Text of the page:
$('body').on('swipeleft', '.swipe-page', function(e) {
            this._navigate(e.currentTarget.parentNode.id, 'left');
        }.bind(this));

        $('body').on('swiperight', '.swipe-page', function(e) {
            this._navigate(e.currentTarget.parentNode.id, 'right');
        }.bind(this));
    },

    _navigate: function(id, direction) {
        var newId, match, add;

        match = id.match(/.*swipe-page([0-9]{1,}$)/);
        add = (direction === 'left') ? 1 : -1
        if (match && match.length > 1) {
            newId = this.createId('swipe-page' + (Number(match[1]) + add));
            this.byId('swipedemo-app').to(newId, 'slide-' + direction);
        }
    }
});

Let’s break that down. The first interesting block of code is this one:

$('body').on('swipeleft', '.swipe-page', function(e) {
    this._navigate(e.currentTarget.parentNode.id, 'left');
}.bind(this));

This attached a handler to the body of the page for the swipeleft event, limited to class swipe-page. Without the class addition, this triggers on elements overlaying the page itself as well like header elements, lists, tables, forms and anything else you might have on there. By filtering on this class, the event’s currentTarget always contains a page.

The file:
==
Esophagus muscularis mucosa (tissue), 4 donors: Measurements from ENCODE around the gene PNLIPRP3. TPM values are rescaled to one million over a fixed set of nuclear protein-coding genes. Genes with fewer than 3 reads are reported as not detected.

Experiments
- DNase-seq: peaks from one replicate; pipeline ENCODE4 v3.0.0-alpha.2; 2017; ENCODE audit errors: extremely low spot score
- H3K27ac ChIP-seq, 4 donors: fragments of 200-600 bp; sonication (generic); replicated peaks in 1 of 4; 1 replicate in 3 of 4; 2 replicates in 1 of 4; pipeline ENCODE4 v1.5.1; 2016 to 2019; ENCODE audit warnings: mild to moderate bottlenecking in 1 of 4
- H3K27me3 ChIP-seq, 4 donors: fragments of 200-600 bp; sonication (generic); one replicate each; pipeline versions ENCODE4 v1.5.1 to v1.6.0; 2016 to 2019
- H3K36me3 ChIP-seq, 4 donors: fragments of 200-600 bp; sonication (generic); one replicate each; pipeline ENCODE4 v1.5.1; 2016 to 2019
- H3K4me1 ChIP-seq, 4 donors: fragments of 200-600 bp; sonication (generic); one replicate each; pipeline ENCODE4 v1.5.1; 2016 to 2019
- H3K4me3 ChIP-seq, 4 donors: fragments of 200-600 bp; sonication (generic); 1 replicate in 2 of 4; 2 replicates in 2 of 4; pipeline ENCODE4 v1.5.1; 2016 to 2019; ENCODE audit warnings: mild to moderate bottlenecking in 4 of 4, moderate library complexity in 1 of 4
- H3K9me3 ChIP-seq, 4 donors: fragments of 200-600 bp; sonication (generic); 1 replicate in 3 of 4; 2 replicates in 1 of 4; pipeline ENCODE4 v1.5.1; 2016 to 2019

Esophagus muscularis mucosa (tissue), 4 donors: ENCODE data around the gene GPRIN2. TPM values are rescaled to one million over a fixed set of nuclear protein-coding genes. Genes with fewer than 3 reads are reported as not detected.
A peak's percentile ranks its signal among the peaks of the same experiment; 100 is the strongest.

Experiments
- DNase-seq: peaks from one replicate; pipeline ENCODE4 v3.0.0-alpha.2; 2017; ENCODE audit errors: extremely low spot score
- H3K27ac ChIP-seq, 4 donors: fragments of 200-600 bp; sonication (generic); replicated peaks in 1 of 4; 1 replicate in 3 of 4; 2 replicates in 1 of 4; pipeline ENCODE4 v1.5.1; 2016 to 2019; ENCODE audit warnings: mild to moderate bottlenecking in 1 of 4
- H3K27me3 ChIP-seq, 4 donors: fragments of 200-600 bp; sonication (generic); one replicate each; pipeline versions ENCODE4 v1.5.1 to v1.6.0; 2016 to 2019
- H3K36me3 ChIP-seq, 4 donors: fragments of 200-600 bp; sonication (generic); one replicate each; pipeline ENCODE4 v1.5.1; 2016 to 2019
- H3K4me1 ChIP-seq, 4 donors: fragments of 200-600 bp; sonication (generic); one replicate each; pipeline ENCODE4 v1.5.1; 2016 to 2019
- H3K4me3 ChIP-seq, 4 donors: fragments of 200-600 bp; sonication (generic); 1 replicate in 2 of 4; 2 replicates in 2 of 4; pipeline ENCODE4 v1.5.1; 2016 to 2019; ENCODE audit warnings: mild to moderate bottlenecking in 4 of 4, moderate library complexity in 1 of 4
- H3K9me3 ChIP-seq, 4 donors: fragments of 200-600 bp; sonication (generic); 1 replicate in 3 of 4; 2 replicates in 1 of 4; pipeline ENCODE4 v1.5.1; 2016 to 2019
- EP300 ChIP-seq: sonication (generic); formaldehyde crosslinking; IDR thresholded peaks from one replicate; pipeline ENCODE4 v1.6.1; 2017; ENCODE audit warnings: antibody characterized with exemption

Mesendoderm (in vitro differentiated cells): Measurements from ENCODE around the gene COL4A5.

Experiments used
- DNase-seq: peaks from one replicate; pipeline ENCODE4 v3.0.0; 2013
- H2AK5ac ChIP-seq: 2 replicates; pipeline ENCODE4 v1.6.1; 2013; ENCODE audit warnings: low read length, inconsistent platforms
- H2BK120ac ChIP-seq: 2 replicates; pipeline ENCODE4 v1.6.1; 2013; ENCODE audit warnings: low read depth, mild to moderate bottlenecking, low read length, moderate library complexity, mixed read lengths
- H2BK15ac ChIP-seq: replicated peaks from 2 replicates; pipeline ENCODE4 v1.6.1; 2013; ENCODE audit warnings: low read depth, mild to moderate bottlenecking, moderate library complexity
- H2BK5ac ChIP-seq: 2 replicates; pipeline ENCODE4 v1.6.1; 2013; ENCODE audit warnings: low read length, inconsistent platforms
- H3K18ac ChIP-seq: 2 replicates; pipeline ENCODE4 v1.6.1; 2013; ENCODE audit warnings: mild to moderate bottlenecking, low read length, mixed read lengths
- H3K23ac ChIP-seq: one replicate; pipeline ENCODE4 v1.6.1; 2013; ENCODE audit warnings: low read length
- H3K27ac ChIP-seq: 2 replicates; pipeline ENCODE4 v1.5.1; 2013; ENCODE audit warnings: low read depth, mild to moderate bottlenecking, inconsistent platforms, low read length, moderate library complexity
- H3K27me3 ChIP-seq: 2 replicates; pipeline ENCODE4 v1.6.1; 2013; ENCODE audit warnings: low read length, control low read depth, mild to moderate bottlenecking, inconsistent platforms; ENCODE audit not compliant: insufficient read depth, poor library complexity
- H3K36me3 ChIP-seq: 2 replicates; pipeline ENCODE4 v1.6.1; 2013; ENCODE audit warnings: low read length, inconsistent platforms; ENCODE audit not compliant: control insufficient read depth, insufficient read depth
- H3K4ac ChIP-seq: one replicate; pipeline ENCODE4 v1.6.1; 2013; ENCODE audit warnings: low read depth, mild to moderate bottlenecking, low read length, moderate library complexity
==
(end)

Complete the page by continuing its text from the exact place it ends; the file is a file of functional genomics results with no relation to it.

The same code is attached to the swiperight event.

Second code block is the function that does the navigating:

_navigate: function(id, direction) {
    var newId, match, add;

    match = id.match(/.*swipe-page([0-9]{1,}$)/);
    add = (direction === 'left') ? 1 : -1
    if (match && match.length > 1) {
        newId = this.createId('swipe-page' + (Number(match[1]) + add));
        this.byId('swipedemo-app').to(newId, 'slide-' + direction);
    }
}

This takes the current target’s ID, which is something like __xmlview0--swipe-page1. To get the right page number, all we need is to get the number at the end of the string, here collected in regex array match, and either add 1 or subtract 1, depending on the direction of the swipe.

Thanksfully, it doesn’t matter if the page you’re trying to navigate to doesn’t exist. UI5 will not throw an error, although you might see a warning in the console.

  1. I’m talking about Grunt JS, an automation tool for command line related tasks.

  2. Bower is a package manager for front end related scripts, in the same sense that NPM is for node packages, APT is the debian and ubuntu package manager, and OSX has Brew.

  3. Here’s a link to the API document. You can see the to and back code for yourself.


Jorg Thuijls

Jorg is a SAP and UI5 developer.